Why Pro-Bono Financial Coaching is Critical During Cancer Treatment
When Raven’s 5-year-old son Noel was diagnosed with acute lymphoblastic leukemia in 2019, the diagnosis threatened to take everything away — including her plans to buy a home for herself, Noel, and his three siblings after a recent divorce. Every time she missed work to care for Noel, her savings vanished and overdraft fees became a monthly reality.
One day when she was at the clinic where Noel gets treatment, Raven saw a posting for Family Reach’s financial coaching service. Her social worker submitted a referral on her behalf and we quickly introduced Raven to Robert Sharer, a pro-bono Certified Financial Planner™ (CFP®) professional who could give her advice about her money concerns.
“Mr. Sharer showed me ways to manage my finances, stretch them through the month, and stay consistent with a home buying program” Raven shared.
Robert’s guidance helped lead to celebrations in January 2021 when Raven purchased a home for her family.
No family should have to choose between their health and their home because of a cancer diagnosis, yet reasons beyond their control often force patients and caregivers to make unimaginable financial decisions. This is why Family Reach created the Financial Treatment Program, which includes the free financial coaching services that helped Raven.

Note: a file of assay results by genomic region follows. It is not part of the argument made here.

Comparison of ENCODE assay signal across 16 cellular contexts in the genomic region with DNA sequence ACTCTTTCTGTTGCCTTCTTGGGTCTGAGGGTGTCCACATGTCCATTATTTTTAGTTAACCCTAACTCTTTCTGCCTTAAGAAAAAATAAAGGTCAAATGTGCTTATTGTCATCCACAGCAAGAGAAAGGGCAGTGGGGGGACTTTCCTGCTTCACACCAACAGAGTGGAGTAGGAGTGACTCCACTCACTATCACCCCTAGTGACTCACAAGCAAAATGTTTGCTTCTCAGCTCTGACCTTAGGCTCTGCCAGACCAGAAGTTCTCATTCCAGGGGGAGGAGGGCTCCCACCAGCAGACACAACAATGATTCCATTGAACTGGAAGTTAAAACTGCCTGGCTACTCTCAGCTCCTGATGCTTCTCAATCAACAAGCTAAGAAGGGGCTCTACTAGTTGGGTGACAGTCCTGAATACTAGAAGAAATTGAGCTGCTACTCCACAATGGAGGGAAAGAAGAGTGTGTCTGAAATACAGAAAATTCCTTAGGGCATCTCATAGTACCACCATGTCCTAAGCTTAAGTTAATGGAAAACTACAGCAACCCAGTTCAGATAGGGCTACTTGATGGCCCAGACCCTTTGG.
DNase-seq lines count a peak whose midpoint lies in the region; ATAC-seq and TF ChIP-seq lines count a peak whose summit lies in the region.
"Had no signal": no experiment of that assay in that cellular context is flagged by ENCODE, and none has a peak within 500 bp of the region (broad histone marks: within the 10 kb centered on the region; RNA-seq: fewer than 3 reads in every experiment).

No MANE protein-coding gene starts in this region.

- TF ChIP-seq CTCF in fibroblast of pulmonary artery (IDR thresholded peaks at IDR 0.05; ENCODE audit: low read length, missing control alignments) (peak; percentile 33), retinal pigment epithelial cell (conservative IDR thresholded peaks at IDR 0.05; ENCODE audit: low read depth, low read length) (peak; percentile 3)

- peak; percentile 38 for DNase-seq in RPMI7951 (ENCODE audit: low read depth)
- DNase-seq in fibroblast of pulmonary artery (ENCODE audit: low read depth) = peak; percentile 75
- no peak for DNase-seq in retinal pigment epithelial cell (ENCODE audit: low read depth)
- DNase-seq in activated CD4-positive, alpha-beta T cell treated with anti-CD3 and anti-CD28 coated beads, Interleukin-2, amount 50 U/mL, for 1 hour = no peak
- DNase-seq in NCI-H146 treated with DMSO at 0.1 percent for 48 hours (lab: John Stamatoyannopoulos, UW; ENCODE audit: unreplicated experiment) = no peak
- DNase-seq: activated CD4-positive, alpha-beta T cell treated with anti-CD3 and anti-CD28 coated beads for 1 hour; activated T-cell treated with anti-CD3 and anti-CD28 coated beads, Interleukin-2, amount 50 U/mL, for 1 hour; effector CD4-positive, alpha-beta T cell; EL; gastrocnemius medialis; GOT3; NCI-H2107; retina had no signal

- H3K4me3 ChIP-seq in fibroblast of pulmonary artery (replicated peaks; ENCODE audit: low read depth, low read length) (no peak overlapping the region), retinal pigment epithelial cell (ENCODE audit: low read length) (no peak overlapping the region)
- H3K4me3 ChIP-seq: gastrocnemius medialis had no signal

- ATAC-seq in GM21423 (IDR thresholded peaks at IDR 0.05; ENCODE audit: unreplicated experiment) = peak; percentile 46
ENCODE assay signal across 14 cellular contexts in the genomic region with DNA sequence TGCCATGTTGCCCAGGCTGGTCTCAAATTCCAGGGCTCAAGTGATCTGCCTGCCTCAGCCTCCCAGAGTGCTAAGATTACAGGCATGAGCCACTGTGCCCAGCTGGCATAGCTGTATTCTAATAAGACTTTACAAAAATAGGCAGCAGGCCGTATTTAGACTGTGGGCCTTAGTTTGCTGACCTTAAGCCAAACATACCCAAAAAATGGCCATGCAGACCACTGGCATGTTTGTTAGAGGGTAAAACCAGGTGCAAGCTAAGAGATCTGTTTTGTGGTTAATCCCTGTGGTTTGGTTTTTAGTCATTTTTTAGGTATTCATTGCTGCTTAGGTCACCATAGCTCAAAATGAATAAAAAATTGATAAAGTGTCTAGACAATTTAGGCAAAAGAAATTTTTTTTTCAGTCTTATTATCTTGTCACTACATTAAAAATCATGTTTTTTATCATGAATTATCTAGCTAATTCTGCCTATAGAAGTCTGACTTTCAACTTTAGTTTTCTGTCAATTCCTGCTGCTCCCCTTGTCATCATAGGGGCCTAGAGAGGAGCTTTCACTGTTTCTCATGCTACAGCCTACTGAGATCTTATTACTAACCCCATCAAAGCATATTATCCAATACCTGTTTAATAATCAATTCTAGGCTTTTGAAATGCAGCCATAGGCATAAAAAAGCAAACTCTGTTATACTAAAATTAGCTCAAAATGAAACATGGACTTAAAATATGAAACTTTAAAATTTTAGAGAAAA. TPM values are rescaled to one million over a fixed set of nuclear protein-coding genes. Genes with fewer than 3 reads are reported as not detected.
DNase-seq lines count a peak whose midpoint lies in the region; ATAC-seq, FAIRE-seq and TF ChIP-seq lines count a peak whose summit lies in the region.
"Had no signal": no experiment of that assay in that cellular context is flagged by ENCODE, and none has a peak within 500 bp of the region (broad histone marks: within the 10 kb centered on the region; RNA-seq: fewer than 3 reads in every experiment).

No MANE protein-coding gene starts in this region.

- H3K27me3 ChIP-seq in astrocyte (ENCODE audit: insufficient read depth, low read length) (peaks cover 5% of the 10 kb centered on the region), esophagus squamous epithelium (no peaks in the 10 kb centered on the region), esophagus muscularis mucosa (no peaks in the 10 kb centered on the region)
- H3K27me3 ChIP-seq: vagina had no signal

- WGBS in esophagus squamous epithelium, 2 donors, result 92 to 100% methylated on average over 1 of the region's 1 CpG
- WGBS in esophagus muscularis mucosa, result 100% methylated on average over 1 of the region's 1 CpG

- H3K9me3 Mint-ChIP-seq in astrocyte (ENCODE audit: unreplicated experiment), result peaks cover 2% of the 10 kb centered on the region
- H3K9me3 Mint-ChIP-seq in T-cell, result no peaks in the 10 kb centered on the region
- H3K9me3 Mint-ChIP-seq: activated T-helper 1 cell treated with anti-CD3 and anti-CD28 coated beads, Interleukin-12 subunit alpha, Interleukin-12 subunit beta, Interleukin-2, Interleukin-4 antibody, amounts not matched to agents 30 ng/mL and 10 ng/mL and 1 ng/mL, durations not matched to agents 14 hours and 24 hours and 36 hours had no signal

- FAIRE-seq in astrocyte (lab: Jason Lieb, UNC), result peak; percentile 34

Here’s a look at how financial coaching came to be and the ways it can help families facing the financial crisis that too often follows a cancer diagnosis.
The financial coaching origin story
As we reflect on 25 years since Family Reach’s founding, the establishment of the financial coaching service stands out as a pivotal moment in our history.
The goal was to expand beyond the temporary relief of emergency grants and provide patients and their families with a more comprehensive treatment plan. Through collaboration with the Foundation for Financial Planning (FFP) and Financial Planning Association (FPA), we developed what was originally known as Financial Planning for Cancer.
“The ultimate vision of our partnership was to bring pro-bono financial planning and guidance to at-risk patients, as early in their cancer journey as possible,” shared Jon Dauphiné, Esq., Chief Executive Officer of FFP. “We want to help families avoid or mitigate the financial toxicity of the disease to improve financial and health outcomes.”
Since launching in June 2018, we’ve served 1,038 families and counting with help from the 245 Certified Financial Planner™ professionals who graciously donate their time and expertise to support families facing cancer.
How financial coaching works
The service matches patients and caregivers with pro-bono financial coaches for free advice about managing their money during and beyond cancer treatment. This financial coaching can include bill prioritization, budgeting tips, cost-saving options, debt management, asset organization, planning for the future, and more. Combined with financial education, resource navigation, and emergency relief, these services form the Financial Treatment Program.